News reports published this Monday morning claim the WannaCry ransomware worm managed to spread to 150 countries, with 200,000 computers successfully attacked.
The attackers, according to their Bitcoin accounts, seemed to have raked in an initial fee of $300 to decrypt the files being held for ransom, but that is set to double in three days.
Whatever they end up with (and here’s hoping it’s a criminal record) it seems like a measly return considering the impact this ransomware worm had.
Organizations who were suffered at the hands of WannaCry include at least 16 hospitals in the United Kingdom that needed to diverting patients and rescheduling procedures, Telefonica in Spain who demanded employees turn off their computers to stem the spread, and FedEx said they suffered “interferrence” (I am sure they did!).
It has been a long time since we’ve seen such a disruptive threat spread with such fierce speed – a reminder of Conficker, SQL Slammer and The Love Bug.
Microsoft, who issued a patch that rendered this threat harmless almost *two* months prior to this last weekend’s outbreak, did the responsible thing when WannaCry reared up and created patches for retired no-longer supported systems like Windows XP in order to protect those running older systems.
In this Microsoft blog post, Brad Smith, Microsoft Chief Legal Officer writes “WannaCrypt attack is a wake-up call for all of us.”
We agree. But let’s step back a bit.
Many of you want to know what makes this WannaCry ransomware such a big deal? It comes down to how it spreads. Its main deployment vector is Microsoft’s MS17-010 vulnerability in SMB. The exploits used in the WannaCrypt attack were “drawn from the exploits stolen” from the NSA, according to Microsoft, during the NSA theft in April.
Here’s how it works. Once a host computer is infected and in the process of having zillions of its files encrypted, the malware scans the local network for other machines with SMB connections available, and attempts to exploit the vulnerability and launch a copy of itself of each on new system encountered.
WannaCry also spawns a number of processes which start probing the internet, trying random IP addresses in hopes of finding more vulnerable systems and spreading to them too. This is why it spread so darn quickly.
Another hot issue is around the “so-called” kill switch. Many people think that this means the threat is gone. They are wrong.
The kill switch could have been intended by the authors as a way for them to disable the malware at will, but it seems more likely to me that it was designed to defeat simple analysis by malware-hunters.
Updated 5/15: Multiple security researchers have claimed that there are more samples of WannaCry out there, with different ‘kill-switch’ domains and without any kill-switch function, continuing to infect unpatched computers worldwide.
Security researchers regularly make use of secure systems with a “bogus” internet connection to monitor and analyze malware samples – such systems are often designed to respond to requests for any web address, whether or not it exists on the real internet.
However, the activation of the “kill switch” does NOT mean that WannaCry is no longer a danger. Didier Stevens quickly spotted that the attempt to visit the URL will fail if the compromised machine accesses the internet via a proxy. Most computers inside a business network connect via a proxy, so those behind a proxy can still get infected.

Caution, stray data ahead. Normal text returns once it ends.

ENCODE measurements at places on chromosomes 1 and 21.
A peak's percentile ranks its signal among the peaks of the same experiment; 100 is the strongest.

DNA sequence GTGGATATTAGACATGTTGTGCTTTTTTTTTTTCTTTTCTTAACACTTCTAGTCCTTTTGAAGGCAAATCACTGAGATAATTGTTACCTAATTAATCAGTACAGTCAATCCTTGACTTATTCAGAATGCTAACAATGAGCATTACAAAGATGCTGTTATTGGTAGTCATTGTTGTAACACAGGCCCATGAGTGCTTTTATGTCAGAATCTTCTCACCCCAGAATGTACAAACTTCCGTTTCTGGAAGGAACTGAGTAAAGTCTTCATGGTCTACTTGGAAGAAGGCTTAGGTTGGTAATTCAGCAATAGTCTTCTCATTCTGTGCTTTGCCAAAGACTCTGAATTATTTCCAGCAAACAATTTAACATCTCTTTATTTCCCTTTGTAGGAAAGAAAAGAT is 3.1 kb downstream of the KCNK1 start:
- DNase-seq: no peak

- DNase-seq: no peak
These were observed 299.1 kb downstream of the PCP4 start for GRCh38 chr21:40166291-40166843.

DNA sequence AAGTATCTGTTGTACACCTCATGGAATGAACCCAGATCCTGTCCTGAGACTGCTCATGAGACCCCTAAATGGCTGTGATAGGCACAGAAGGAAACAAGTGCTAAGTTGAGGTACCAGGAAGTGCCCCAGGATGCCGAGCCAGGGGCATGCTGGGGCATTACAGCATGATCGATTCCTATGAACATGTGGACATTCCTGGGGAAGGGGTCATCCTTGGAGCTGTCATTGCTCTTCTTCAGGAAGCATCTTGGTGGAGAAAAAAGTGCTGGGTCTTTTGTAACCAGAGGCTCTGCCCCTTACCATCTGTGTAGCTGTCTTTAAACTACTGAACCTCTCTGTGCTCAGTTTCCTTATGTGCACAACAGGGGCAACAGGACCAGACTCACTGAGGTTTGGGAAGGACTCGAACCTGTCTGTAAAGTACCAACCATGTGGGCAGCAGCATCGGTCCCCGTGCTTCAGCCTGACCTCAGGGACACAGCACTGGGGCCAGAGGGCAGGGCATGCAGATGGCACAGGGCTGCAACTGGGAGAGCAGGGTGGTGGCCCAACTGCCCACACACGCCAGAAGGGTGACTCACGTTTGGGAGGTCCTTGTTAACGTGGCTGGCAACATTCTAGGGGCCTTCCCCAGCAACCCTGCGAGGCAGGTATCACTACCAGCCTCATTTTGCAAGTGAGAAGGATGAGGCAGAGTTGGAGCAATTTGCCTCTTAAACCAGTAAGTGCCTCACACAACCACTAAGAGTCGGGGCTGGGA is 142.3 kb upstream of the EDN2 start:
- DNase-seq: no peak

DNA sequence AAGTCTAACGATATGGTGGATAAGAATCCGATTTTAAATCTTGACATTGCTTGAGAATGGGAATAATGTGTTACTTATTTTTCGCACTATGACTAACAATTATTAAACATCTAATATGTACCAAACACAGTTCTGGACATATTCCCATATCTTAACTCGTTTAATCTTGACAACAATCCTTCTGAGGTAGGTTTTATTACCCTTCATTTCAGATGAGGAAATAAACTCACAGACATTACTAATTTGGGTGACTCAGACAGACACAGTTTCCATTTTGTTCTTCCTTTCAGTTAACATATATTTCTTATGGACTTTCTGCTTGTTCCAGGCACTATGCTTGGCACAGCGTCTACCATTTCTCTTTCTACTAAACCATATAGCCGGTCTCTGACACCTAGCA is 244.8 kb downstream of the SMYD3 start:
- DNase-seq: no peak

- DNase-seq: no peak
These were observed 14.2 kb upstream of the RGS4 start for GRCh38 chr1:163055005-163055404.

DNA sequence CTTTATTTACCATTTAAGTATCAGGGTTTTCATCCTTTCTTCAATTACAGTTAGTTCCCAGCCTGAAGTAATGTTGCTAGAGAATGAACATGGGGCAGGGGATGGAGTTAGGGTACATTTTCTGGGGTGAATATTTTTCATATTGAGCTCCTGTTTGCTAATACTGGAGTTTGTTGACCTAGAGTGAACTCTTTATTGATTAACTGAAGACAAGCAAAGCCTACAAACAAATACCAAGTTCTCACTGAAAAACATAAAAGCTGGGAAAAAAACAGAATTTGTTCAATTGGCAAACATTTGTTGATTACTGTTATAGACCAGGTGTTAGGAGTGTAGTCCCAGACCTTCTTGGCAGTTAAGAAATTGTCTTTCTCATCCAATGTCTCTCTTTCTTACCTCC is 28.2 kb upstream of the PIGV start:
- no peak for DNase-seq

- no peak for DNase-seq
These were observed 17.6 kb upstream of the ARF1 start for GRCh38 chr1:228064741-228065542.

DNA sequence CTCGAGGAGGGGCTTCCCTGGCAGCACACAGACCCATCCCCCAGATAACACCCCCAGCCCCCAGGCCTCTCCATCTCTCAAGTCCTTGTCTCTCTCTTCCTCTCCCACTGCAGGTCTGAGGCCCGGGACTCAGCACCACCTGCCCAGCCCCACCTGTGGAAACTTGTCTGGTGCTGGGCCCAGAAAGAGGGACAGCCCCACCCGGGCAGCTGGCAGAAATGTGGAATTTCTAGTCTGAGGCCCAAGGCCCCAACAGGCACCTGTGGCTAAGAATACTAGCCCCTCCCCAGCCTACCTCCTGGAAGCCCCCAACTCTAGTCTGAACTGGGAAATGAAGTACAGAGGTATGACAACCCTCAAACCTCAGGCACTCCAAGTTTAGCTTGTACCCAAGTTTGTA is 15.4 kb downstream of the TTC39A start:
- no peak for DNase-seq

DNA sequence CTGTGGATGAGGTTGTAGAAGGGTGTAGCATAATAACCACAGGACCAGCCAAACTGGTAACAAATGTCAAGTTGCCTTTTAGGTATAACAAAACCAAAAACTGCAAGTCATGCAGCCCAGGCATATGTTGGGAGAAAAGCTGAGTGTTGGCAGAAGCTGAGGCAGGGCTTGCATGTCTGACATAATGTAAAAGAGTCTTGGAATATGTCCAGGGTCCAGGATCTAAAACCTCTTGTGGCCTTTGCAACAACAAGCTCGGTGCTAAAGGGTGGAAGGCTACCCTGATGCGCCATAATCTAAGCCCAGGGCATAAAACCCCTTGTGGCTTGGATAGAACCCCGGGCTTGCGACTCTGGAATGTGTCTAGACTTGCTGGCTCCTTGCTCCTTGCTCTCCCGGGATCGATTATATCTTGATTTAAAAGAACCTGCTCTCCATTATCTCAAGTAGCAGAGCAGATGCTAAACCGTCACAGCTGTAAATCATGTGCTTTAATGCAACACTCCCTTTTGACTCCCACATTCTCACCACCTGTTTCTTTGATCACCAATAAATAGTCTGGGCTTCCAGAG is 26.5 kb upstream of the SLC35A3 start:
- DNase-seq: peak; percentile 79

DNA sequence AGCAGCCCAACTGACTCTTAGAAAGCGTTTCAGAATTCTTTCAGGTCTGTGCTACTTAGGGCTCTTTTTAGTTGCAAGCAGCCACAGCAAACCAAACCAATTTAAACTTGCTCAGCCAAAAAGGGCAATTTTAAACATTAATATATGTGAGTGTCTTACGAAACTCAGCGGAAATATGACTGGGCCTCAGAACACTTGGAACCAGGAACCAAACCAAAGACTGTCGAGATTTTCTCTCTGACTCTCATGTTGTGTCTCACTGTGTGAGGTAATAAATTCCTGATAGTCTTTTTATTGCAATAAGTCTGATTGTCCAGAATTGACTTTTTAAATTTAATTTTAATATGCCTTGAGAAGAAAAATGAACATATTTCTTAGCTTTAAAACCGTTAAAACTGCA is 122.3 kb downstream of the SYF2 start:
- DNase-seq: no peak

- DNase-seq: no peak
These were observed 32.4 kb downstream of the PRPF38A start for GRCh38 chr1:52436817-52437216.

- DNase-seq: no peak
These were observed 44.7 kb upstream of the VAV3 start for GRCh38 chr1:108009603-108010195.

On top of that, security researchers around the world have their eyes peeled for new variants of this worm
TBG Security advice
We urge all organisations to ensure that Microsoft Security Bulletin MS17-010 patch is installed across the networks and have proper and accessible back up procedures. For updates, refer to US-CERT Alert TA-17-132A.
All Windows computers that have not installed the Critical Microsoft Security Bulletin MS17-010, issued in March 2017, are vulnerable. Now, most Windows home users have auto-update enabled by default, which means they would not be vulnerable to this WannaCry ransomware threat.
However, organizations that had not yet installed the patch on their Windows network were acutely vulnerable to it, even after the kill switch was inadvertently triggered.
Firewalls blocking SMB traffic on port 445 should provide protection against the main known infection method, but it’s likely that other methods (such as spam and phishing campaigns) are involved. Once a single machine inside the network is compromised, WannaCry will attempt to spread the infection internally. Besides, it not a great idea to open SMB connections accessible from outside the network. While perhaps more convenient in some instances, it permit threats like WannaCry to gain a foothold in a network.
So patch those systems, folks. And, as Brad Smith of Microsoft says, let this be a wake up call, but we direct it to those organizations who’re working with too little IT security resources. Regular system monitoring, penetration testing and patching is a necessity when it comes to lowering your risk posture. If you don’t have a CISO on staff, consider getting a CISO on demand. If you stretch your IT resources too thinly, patching can be one of the first tasks to be put in the back burner. What is increasingly needed is an offensive approach, like that of our Red Team Services, to cybersecurity.
This is a great time to plan your security review to ensure your organization doesn’t fall victim to these nasty attacks. TBG Security are here to help if you get stuck or need some expert advice.